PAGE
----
Fasted GLP-1 levels were significantly higher in liraglutide-treated animals compared to saline-treated animals (F(3, 13) = 6.3, p ≤ 0.01. Post hoc: p ≤ 0.05). As shown before [60], meal-induced GLP-1 release compared to fasting GLP-1 release was significantly higher in RYGB-treated animals than in sham-treated animals (0.47 ± 0.18 ng/mL vs. 0.80 ± 0.22 ng/mL. F(7, 26) = 4.4, p ≤ 0.01. Post hoc: p ≤ 0.05). Regarding levels of PYY 3-36, there was also a clear tendency (RYGB: 0.55 ± 0.37 ng/mL vs. sham: 0.27 ± 0.06 ng/mL. F(7, 25) = 2.8, p ≤ 0.05. Post hoc: p = 0.25).

3.4. Only RYGB and Food Restriction Impact Hypothalamic mRNA Expression

While no relevant differences in hypothalamic mRNA expression were found in PYY3-36-, PYY3-36 + liraglutide-, and liraglutide-treated animals compared with saline controls (Figure 2a), a high number of genes were regulated in RYGB-treated animals (266 genes upregulated) and BWM animals (326 genes upregulated) compared with sham controls (Figure 2b).
These genes could be attached to a significant number of pathways identified as up-regulated by gene-set enrichment analysis (see Tables S1 and S2). In RYGB- vs. sham-treated animals, the pathway for neuroactive ligand–receptor interaction was upregulated (Figure 3) and oxidative phospohorylation downregulated.
In detail, when analyzing normalized counts of genes of these pathways, we found significantly higher levels of Htr1b, Htr2a, Htr5a, Glra1, Glra3, Glra4, Npy4r, Mc3r, Mc4r, Prlr, and Insr and significantly lower levels of Sdhb, Sdhc, and Sdhd in RYGB- vs. Sham-treated animals. Looking for similar differences in RYGB and BWM groups compared with the sham group, we identified an upregulation of the leptin receptor (Lepr) and its mediating pathways, such as the JAK–STAT, the PI3K–Akt, and the AMPK pathway (Figure 4). Additionally, we directly compared RYGB-treated and BWM treated animals. This revealed 48 genes, which were downregulated in RYGB-treated vs. BWM treated animals (one upregulated gene). We identified four genes connected to the regulation of food intake: Ffar4, Ucn, Tph2, and Mrap. Comparing normalized counts of these genes revealed no significant differences. Accordingly, pathway analysis generated no conclusive results.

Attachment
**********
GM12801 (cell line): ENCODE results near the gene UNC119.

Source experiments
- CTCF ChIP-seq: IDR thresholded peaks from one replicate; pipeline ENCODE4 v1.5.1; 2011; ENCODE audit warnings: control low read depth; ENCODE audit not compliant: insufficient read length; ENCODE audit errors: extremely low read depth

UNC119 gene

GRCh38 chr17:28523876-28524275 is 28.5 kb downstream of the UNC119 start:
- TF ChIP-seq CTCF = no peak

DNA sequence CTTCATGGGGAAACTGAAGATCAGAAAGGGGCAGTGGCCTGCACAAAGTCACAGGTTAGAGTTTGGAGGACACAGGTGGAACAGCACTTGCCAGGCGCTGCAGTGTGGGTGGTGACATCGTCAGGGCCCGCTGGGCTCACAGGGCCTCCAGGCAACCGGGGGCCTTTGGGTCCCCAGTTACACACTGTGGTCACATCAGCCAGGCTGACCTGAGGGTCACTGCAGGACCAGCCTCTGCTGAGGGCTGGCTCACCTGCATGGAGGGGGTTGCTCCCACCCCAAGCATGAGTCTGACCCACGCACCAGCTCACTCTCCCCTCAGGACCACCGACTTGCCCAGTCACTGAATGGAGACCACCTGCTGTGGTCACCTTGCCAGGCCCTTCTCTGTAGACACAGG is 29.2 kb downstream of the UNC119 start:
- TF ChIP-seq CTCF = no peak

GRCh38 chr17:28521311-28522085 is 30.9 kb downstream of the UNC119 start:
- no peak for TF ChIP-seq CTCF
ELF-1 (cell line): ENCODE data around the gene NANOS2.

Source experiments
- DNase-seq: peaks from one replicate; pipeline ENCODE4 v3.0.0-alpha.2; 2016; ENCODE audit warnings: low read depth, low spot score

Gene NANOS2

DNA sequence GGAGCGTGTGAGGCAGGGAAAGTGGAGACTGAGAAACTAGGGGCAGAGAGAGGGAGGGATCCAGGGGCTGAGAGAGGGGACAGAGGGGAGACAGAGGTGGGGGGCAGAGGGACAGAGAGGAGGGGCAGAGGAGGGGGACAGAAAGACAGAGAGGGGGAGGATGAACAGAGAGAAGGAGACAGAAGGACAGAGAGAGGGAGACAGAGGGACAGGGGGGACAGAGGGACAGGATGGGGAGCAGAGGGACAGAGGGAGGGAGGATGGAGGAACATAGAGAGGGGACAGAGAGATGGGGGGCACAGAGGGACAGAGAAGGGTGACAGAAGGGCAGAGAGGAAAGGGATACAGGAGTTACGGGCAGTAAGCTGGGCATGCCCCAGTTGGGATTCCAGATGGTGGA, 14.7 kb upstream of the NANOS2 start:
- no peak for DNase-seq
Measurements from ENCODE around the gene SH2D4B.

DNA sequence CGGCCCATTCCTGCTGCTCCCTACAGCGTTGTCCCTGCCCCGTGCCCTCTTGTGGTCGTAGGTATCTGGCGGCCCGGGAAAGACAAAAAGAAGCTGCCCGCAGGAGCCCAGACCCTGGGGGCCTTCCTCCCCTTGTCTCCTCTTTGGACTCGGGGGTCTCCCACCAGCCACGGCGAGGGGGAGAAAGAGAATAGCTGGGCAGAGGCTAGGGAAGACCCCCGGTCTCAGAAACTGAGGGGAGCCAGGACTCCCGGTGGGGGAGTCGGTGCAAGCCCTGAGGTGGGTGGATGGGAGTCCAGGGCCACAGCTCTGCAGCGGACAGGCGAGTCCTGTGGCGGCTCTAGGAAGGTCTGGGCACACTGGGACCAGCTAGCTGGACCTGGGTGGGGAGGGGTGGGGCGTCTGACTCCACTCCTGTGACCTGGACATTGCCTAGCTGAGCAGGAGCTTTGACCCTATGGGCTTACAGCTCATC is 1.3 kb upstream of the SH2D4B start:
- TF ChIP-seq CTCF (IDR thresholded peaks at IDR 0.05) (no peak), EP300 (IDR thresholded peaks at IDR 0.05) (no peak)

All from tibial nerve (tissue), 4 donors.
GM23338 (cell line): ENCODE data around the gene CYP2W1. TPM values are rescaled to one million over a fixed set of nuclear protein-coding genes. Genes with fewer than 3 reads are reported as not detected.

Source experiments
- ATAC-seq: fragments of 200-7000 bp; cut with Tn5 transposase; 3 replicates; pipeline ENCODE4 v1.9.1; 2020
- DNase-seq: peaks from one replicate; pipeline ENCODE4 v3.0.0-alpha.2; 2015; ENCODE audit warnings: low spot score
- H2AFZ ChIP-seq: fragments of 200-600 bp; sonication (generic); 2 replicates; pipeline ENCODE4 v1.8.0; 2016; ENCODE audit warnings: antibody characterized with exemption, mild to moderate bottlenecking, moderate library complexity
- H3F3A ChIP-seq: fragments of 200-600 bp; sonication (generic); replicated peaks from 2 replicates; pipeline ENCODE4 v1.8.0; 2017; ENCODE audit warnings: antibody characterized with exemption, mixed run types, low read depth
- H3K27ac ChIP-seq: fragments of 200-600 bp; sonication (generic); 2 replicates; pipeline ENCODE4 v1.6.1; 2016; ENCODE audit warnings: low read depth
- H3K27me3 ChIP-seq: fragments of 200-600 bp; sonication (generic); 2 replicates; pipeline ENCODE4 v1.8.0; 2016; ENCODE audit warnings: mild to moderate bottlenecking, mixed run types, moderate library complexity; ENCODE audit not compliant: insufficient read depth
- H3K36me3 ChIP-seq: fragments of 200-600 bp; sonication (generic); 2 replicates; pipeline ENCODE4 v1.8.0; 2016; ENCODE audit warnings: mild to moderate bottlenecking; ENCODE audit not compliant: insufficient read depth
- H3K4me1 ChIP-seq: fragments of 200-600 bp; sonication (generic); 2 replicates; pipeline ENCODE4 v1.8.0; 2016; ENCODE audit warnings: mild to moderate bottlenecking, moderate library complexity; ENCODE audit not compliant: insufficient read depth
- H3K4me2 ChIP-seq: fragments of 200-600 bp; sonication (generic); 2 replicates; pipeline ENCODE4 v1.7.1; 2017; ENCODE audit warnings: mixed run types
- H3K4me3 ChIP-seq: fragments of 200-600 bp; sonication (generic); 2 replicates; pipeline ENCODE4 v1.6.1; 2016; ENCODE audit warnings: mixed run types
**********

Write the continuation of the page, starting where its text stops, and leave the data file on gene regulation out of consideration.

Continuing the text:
Furthermore, we found higher counts of Lepr in RYGB-treated and BWM treated animals than in sham (F(2, 29) = 3.5, p ≤ 0.05), which could be confirmed by qPCR. Here, Lepr was significantly higher expressed in RYGB- than in sham-treated animals (0.5 ± 0.2 vs. 0.25 ± 0.13, p ≤ 0.05). Notably, there were also relevant differences in hypothalamic mRNA expression in RYGB-treated compared with BWM animals (Figure 2b).

4. Discussion

RYGB is one of the most effective treatment options for obesity, but its central mechanisms of action are poorly understood. It is also unknown how anorexigenic gut hormones and their analogues such as liraglutide, which is used in clinical practice to treat obesity, impact the hypothalamic transcriptome.
Using a hypothesis-free RNA sequencing method, we found that only RYGB and BWM rats induced relevant differences in hypothalamic mRNA expression compared with controls. Although equally effective as RYGB in terms of body weight loss and suppression of food intake, treatment with PYY3-36 + liraglutide led to no relevant changes in hypothalamic mRNA expression compared with controls. The same was the case for PYY3-36 and liraglutide treatments individually. Therefore, no upregulated pathways (as in earlier studies with liraglutide, e.g., PI3K/AKT or MAPK [61]) could be identified. While these results are somewhat unexpected, they are in line with those from a recent metabolomics study in obese and diabetic/prediabetic patients showing that RYGB and 4 weeks caloric restriction, but not a gut hormone combination therapy (GLP-1 + oxyntomodulin + PYY), exerted profound effects in urinary and plasma metabolites [62]. We unfortunately could not perform such a metabolomics analysis in the present study due to lack of available samples. However, it is possible that the changes in plasma metabolites present after RYGB and BWM, but not after PYY3-36 + liraglutide, are responsible for the detected changes in hypothalamic gene expression. This is supported by the profound changes we previously found in plasma metabolites in RYGB and BWM compared with Sham Zucker Fatty rats [63].
When comparing results in RYGB and BWM animals with sham animals, there was a clear overlap in leptin receptor signaling. We found that leptin receptor expression (normalized counts and mRNA) as well as JAK–STAT, PI3K–Akt and AMPK signaling pathways [47,64] were consistently upregulated in RYGB-treated and BWM treated rats, suggesting that both treatments enhance hypothalamic leptin sensitivity. This contrasts with the findings of a recent study in which leptin signaling and effects on food intake were enhanced in RYGB but not in BWM rats due to a reduction in hypothalamic gliosis and inflammation [65]. Our findings are in line, however, with those of Barkholt et al. [49] showing that both RYGB and BWM rats have similar effects on hypothalamic gene expression and that both interventions reduce markers of hypothalamic gliosis and inflammation.